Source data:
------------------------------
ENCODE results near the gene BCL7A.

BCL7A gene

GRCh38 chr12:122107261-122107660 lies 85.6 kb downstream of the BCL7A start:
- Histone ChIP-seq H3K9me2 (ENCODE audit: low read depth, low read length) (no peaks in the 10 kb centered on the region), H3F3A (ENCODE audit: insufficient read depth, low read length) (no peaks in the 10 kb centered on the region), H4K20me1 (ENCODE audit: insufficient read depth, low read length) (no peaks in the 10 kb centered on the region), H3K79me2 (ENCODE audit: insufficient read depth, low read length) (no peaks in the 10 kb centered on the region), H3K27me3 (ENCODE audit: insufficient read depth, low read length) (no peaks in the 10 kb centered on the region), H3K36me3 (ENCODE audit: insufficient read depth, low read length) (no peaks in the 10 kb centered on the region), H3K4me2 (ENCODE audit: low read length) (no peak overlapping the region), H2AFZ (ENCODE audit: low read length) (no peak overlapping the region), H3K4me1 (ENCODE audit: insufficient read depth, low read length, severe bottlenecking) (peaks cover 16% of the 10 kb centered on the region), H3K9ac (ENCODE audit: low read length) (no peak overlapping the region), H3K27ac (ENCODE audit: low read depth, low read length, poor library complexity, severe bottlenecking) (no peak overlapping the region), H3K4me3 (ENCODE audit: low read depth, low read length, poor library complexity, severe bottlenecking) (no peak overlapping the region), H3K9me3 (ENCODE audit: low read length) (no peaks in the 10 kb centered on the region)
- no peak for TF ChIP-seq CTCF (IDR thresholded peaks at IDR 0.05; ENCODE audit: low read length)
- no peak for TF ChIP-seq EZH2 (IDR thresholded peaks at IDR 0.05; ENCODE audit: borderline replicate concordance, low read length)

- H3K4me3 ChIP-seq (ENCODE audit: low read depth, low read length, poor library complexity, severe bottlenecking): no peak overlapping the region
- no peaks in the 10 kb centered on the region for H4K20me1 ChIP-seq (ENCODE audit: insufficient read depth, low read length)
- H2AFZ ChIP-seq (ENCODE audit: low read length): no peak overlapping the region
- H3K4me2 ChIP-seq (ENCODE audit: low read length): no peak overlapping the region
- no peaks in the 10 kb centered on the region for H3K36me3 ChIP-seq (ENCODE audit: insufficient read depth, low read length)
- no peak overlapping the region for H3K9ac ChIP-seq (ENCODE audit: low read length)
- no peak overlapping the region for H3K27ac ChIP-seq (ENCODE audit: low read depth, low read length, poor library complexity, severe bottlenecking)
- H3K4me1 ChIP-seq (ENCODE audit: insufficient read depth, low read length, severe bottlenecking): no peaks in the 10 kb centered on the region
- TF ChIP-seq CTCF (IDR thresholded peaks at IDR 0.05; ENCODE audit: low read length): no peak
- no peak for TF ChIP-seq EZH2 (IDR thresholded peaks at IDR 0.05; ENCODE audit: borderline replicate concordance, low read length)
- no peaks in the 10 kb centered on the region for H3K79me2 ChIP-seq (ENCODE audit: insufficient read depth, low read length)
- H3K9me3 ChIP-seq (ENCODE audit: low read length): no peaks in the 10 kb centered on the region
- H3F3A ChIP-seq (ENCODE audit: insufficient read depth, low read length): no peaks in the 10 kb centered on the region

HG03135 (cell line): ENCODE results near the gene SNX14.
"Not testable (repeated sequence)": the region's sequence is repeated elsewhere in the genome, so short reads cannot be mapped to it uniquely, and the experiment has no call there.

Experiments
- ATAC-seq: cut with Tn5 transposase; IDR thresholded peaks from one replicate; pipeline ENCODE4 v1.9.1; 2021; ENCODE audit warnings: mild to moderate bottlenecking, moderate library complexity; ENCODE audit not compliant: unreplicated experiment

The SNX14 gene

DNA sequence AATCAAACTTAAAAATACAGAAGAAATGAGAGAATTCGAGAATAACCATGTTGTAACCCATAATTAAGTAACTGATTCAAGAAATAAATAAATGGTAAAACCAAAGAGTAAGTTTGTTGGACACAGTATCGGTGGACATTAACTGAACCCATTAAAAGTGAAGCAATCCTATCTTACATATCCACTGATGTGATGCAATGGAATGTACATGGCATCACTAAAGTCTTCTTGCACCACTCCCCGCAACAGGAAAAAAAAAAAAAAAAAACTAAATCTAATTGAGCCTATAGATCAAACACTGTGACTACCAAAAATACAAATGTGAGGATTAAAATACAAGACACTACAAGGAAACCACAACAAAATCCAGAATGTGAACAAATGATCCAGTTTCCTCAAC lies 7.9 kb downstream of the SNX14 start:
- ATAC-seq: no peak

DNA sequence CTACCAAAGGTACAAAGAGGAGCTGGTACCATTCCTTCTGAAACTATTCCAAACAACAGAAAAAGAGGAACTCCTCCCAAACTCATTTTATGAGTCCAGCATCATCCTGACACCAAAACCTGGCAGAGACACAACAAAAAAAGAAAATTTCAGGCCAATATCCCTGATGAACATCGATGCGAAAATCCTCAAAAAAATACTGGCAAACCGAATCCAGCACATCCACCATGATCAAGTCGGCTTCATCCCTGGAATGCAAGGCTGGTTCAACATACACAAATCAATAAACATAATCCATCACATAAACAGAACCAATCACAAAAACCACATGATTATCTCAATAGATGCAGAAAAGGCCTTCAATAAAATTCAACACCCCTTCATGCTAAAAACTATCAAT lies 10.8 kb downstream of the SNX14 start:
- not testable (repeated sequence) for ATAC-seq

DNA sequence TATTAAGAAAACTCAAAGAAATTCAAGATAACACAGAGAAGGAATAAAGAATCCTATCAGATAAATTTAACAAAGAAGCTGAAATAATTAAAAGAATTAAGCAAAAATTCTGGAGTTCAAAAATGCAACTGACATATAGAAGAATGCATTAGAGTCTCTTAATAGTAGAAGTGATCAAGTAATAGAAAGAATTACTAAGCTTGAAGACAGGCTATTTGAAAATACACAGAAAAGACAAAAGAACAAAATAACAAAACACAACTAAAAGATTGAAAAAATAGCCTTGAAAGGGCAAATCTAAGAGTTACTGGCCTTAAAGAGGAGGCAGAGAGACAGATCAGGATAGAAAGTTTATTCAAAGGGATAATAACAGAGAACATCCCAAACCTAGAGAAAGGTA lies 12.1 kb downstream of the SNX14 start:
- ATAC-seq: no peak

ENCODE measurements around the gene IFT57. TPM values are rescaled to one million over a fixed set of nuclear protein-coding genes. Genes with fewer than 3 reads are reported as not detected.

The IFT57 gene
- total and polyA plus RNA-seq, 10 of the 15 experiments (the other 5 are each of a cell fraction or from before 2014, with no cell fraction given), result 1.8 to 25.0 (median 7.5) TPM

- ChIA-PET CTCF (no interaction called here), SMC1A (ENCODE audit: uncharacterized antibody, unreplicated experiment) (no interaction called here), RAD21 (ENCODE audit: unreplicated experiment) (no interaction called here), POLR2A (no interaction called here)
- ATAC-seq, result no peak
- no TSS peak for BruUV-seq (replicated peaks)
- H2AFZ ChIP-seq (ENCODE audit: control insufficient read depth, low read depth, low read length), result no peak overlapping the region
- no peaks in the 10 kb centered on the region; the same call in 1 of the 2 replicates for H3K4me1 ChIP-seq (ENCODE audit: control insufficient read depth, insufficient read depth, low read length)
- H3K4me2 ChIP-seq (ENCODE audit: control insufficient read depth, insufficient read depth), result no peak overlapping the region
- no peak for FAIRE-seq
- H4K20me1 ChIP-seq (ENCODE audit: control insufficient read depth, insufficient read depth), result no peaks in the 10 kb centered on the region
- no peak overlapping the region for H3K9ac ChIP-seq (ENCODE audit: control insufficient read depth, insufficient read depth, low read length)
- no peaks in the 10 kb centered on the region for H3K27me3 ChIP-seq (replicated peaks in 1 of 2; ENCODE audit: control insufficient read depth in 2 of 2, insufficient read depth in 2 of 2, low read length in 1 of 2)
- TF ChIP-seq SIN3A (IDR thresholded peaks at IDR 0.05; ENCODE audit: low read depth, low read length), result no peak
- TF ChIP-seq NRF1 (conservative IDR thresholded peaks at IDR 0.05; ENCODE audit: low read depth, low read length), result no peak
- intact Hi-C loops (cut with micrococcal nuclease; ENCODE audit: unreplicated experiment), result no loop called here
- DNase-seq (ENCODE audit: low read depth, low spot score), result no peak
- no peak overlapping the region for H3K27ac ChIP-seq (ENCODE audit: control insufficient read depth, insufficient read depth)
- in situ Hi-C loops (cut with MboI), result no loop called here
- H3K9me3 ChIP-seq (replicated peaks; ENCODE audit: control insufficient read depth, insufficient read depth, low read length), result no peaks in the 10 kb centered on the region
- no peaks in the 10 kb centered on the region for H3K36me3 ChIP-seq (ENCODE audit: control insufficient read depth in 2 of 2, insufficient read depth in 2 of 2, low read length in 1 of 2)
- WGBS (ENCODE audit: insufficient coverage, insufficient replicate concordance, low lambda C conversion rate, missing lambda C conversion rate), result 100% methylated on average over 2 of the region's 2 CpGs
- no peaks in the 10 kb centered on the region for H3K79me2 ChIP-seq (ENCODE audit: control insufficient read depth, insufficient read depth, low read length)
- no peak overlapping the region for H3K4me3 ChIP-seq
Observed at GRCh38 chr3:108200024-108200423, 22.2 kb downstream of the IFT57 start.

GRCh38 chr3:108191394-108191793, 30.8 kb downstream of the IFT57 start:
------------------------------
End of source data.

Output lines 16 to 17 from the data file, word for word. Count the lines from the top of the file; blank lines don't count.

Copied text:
- no peak for TF ChIP-seq EZH2 (IDR thresholded peaks at IDR 0.05; ENCODE audit: borderline replicate concordance, low read length)
- no peaks in the 10 kb centered on the region for H3K79me2 ChIP-seq (ENCODE audit: insufficient read depth, low read length)